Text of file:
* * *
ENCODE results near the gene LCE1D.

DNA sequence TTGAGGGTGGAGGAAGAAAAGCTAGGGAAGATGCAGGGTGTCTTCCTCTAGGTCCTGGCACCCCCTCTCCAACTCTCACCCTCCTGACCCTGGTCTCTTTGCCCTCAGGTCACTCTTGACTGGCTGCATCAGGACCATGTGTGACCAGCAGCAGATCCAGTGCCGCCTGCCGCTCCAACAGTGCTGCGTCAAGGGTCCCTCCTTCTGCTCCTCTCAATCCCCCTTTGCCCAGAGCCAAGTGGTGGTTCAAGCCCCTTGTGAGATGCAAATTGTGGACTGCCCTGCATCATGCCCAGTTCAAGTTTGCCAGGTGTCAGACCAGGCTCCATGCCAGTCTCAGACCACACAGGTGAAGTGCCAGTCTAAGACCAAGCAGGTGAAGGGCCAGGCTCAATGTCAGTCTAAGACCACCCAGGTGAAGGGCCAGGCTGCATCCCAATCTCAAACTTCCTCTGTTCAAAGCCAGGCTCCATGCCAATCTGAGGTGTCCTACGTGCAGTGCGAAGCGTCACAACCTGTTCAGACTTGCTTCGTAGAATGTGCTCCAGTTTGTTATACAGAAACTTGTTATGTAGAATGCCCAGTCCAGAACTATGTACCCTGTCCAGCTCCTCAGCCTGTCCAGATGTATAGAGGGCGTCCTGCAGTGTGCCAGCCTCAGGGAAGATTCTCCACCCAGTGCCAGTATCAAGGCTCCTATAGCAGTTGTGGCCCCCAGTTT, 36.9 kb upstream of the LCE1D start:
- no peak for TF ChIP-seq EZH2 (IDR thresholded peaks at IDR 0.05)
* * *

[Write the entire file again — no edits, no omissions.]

ENCODE results near the gene LCE1D.

DNA sequence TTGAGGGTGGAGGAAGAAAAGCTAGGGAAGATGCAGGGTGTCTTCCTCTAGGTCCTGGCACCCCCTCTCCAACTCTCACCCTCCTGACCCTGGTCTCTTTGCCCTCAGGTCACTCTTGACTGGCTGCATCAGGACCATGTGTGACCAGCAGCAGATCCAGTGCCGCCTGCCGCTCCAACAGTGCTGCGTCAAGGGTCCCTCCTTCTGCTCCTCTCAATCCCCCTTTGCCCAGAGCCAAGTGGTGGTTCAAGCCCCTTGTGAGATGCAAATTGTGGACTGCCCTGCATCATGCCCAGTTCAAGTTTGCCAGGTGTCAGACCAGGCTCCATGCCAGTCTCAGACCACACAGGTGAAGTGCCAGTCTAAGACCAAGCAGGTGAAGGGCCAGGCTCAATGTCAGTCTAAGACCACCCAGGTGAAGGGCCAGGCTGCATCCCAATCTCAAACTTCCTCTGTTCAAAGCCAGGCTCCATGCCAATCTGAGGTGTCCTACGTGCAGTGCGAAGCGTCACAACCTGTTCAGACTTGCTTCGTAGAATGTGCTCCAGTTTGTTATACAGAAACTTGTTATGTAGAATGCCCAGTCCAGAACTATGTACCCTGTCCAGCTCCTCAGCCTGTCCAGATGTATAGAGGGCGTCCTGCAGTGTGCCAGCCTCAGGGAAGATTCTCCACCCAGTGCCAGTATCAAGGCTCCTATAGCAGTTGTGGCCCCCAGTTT, 36.9 kb upstream of the LCE1D start:
- no peak for TF ChIP-seq EZH2 (IDR thresholded peaks at IDR 0.05)